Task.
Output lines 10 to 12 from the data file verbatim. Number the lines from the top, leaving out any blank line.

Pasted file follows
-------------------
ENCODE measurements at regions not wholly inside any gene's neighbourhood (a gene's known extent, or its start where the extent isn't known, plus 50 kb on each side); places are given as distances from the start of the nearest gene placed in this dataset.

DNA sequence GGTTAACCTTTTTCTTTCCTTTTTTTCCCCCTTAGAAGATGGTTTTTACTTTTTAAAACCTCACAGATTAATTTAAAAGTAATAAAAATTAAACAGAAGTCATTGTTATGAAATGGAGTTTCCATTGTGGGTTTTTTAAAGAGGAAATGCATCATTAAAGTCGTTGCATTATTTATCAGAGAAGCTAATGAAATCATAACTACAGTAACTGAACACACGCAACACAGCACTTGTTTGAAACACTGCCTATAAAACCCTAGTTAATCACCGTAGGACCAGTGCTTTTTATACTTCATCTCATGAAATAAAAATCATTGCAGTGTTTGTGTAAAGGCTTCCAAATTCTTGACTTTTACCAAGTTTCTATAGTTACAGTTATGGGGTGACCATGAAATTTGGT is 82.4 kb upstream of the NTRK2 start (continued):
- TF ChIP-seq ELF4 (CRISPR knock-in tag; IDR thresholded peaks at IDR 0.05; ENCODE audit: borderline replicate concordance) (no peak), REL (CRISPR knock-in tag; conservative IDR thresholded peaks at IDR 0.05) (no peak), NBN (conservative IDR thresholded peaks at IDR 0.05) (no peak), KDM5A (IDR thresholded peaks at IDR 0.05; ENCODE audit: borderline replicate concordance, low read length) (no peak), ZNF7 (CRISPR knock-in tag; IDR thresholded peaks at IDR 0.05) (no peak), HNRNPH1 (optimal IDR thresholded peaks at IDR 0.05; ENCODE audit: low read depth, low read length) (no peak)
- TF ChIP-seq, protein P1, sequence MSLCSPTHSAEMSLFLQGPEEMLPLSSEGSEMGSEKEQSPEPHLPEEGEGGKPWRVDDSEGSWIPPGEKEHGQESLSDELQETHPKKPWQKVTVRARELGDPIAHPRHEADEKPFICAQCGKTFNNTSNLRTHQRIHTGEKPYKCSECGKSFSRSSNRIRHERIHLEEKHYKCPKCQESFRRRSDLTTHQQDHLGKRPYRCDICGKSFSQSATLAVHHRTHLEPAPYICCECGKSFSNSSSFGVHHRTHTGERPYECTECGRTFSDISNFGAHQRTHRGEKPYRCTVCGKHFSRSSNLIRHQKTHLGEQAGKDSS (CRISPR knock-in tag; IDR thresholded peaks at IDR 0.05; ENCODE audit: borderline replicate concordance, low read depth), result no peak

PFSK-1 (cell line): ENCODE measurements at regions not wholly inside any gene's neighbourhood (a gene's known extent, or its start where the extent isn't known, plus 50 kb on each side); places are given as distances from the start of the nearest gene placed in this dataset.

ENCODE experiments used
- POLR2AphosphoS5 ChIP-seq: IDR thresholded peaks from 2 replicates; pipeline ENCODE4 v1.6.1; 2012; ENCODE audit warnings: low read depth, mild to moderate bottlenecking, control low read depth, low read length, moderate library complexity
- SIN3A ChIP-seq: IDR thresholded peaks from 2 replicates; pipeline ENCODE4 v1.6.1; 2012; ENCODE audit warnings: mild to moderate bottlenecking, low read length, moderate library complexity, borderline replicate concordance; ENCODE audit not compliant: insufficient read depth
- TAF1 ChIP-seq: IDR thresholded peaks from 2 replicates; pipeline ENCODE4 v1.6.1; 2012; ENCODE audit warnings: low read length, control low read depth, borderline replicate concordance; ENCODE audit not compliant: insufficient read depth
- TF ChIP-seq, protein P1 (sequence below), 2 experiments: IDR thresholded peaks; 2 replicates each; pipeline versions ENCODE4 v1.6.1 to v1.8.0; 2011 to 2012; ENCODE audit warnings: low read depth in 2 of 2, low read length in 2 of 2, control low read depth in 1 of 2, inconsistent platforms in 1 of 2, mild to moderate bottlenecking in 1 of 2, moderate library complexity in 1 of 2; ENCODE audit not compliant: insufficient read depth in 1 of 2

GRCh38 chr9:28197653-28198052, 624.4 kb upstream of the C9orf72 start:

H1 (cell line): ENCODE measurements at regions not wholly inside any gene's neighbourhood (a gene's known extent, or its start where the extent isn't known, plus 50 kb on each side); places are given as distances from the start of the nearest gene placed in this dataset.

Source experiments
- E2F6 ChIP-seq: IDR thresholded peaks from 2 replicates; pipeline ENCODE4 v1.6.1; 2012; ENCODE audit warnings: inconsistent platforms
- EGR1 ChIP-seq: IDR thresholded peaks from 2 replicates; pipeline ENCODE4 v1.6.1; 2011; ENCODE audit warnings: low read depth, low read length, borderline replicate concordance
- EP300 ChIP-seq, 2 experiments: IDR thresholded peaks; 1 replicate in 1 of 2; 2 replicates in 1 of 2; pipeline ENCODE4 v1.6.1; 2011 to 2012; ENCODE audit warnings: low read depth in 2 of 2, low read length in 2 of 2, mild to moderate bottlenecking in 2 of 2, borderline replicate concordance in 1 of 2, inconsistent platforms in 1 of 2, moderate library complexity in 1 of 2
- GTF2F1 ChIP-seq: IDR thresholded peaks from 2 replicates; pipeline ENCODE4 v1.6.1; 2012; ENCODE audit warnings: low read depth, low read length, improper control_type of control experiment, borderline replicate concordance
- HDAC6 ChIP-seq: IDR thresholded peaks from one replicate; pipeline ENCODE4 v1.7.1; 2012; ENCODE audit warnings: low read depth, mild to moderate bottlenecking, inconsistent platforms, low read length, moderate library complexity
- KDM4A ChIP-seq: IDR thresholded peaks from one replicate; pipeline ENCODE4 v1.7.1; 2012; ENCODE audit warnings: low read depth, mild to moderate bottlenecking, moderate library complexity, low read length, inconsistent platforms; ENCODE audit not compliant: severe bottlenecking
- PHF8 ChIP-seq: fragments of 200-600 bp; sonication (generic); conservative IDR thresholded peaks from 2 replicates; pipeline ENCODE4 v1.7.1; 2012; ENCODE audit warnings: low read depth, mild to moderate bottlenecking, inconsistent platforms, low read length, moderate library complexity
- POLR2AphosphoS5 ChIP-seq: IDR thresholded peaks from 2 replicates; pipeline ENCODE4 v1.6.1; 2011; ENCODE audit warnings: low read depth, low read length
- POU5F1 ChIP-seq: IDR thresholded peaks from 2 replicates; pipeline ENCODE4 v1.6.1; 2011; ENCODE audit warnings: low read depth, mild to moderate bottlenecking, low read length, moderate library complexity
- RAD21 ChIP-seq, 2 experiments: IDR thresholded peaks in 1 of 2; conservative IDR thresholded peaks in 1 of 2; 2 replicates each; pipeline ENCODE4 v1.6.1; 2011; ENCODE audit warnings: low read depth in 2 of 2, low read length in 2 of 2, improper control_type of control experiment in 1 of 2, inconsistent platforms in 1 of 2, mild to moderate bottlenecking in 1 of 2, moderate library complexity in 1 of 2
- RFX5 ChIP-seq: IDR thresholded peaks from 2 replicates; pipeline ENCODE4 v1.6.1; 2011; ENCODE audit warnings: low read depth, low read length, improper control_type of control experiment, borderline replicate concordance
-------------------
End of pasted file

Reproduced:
- TF ChIP-seq, protein P1 (sequence below), 2 experiments: IDR thresholded peaks; 2 replicates each; pipeline versions ENCODE4 v1.6.1 to v1.8.0; 2011 to 2012; ENCODE audit warnings: low read depth in 2 of 2, low read length in 2 of 2, control low read depth in 1 of 2, inconsistent platforms in 1 of 2, mild to moderate bottlenecking in 1 of 2, moderate library complexity in 1 of 2; ENCODE audit not compliant: insufficient read depth in 1 of 2

GRCh38 chr9:28197653-28198052, 624.4 kb upstream of the C9orf72 start:

H1 (cell line): ENCODE measurements at regions not wholly inside any gene's neighbourhood (a gene's known extent, or its start where the extent isn't known, plus 50 kb on each side); places are given as distances from the start of the nearest gene placed in this dataset.